submarines would be advantageous. But is it really necessary to have a continuous

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function for Vfree/Np between 3 days and 30 days? A stepwise change in requirements, for
example, might be like that shown schematically in Fig. 7-3.

ISS
2500

1000

400
nuclear submarines
Vfree/Np (ft3)

100                    Intermediate missions

40
aircraft

10

1                   10   time (days)   100        1000

Figure 7-3 Specific free volume requirements as a stepwise function of mission
duration.

It seems likely that a “ten-day” spacecraft would not constitute a point design but would
need a broad margin of operational flexibility so that 5-day and 15-day missions could be
carried out with the same spacecraft. The quantum approach also arises naturally from
considering that the crew complement is figured in integer quantities. Does the increase
in specific free volume arising from a reduction in crew strength significantly improve
conditions for the conduct of the mission? Interestingly, the stepwise free volume
function in Fig. 7-3 may be thought of as moving through a space contained within some
pair of Celentano-like curves, which will be discussed in the next section.

7.3 Crew volume allowance
The number of crew members and mission duration are basic specifications that strongly
influence the vehicle configuration. The habitable volume required for each crew member
may be estimated by applying the Celentano volume criterion (ref. 7-3) which is an s-
shaped, “learning curve” shown in Fig. 7-4.

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1000                                                       free=40t0.58

free=20t0.58
Habitable                       Shuttle (8)
Volume
Shenzhou (3)
Kliper (6)
free 100                                                  Celentano volume
( ft3 per                    Orion (4)
Apollo (3)        criterion
person)
Gemini (2)

1
1                    10                  100      400    t (days)

Figure 7-4 Free volume per crew member as a function of mission duration.
The numbers next to the vehicle name denote number of crew members. The
Celentano criterion is also shown.

The Celentano criterion curve may be approximated in a piece-wise fashion according to
the following equations:

0<t<4 days: free=40 ft3/person (1.13 m3/person)
4<t<180 days: free=20t0.58 ft3/person                                             (7-9)
t>180 days: free=400 ft3/person (11.3 m3/person)

Figure 7-4 suggests that a doubling of the Celentano values is more representative of
current experience. The characteristics of the various vehicles shown are summarized in
Table 7-2. The International Space Station will have 15,000 cubic feet (425 m3) of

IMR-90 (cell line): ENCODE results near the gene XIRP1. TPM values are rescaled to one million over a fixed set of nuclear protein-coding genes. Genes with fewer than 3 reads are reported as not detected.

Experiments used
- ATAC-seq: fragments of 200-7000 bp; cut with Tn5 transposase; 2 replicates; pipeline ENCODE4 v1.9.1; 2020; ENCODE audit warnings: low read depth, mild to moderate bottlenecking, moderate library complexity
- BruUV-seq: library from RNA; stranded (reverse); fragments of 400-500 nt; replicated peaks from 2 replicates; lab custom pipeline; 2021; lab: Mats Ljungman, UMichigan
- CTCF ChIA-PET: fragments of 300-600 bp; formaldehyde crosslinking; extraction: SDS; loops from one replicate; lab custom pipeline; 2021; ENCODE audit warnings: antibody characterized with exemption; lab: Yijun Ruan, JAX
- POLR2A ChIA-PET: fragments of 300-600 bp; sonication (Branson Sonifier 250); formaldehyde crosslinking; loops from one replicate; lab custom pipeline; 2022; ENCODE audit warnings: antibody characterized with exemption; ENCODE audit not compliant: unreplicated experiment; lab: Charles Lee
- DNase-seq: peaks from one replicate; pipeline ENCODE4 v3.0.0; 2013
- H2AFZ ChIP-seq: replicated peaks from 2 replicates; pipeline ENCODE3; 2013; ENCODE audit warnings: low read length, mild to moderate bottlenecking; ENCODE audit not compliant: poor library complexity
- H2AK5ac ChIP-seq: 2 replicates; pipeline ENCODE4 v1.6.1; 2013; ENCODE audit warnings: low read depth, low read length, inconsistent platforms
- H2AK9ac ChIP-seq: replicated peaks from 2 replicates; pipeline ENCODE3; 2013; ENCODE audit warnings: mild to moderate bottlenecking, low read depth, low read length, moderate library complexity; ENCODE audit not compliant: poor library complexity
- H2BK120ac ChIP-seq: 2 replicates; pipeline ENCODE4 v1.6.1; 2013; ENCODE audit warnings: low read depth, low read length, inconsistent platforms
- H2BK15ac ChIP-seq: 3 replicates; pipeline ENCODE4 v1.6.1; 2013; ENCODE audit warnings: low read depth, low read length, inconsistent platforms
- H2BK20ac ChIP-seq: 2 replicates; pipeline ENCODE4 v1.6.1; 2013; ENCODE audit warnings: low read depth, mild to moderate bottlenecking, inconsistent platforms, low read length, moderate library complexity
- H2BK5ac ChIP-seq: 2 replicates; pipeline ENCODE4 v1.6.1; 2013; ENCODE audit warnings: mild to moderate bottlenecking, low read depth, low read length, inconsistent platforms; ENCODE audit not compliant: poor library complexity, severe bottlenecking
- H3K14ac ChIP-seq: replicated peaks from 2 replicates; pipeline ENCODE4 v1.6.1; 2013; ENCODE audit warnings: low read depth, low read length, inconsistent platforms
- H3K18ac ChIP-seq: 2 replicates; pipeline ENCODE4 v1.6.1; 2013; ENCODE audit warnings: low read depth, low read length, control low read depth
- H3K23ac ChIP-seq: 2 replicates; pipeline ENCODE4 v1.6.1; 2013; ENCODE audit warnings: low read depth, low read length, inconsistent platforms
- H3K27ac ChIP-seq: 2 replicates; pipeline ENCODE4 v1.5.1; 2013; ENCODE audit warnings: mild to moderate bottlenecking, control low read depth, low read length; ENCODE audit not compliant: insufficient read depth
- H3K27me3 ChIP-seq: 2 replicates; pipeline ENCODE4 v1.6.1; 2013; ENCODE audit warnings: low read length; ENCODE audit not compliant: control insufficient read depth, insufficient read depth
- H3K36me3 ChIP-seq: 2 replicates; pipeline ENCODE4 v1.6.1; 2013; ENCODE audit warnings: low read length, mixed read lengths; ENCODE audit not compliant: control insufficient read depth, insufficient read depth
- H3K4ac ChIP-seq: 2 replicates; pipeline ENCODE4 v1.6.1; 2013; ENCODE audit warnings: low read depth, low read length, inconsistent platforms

habitable volume but a crew complement of only 6, yielding 2500 ft3/person (70.8
m3/person), much more than even double the Celentano criterion. Note that 100 ft3
corresponds to a box roughly 4ft by 4 ft square and 6 ft high.

Table 7-2 Habitable volume characteristics of several space vehicles
Vehicle                                  Crew    Habitable volume (m3)
Apollo command module                    3       6.17
Kliper                                   6       20
Shenzhou                                 3       14
Space Shuttle                            8       71.5
Orion                                    4       11

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7.4 Vehicle mass characteristics
The overall mass and major dimensions of 10 manned space vehicles are presented in
Table 7-3 along with some other relevant data.

Table 7-3 Characteristics of 10 manned spacecraft

Name       Crew      length     max d      mass           mg/A     B        (l/d)^2/3
(m)        (m)        (kg)           (kPa)
Mercury 1             2.70       1.9        1300           4.50    2.812     1.264
Gemini 1              3.40       2.3        3200           7.56    4.723     1.298
Vostok 1              4.30       2.42       4258           9.08    5.677     1.467
Voshkod 2 or 3        5.00       2.42       4802           10.24   6.402     1.623
Apollo 3              3.20       3.9        5900           4.85    3.029     0.876
Soyuz       1 to 3    7.40       2.7        6251           10.71   6.695     1.959
Shenzhou 1 or more 8.65          2.8        7800           12.43   7.768     2.122
Shuttle 6 to 8        8.82       6.14       24251          8.04    5.023     1.273
Kliper      6         12.00      3.9        15000          12.32   7.700     2.116
CEV*        4 to 6    8.83       5          17170          8.58    5.363     1.461
* note: data estimated from current data

The mass of the space vehicle should scale with the two-thirds power of the volume since
spacecraft, like aircraft are essentially pressurized shell structures. Thus the mass should
be proportional to the shell area. Consideration of the published characteristics of 10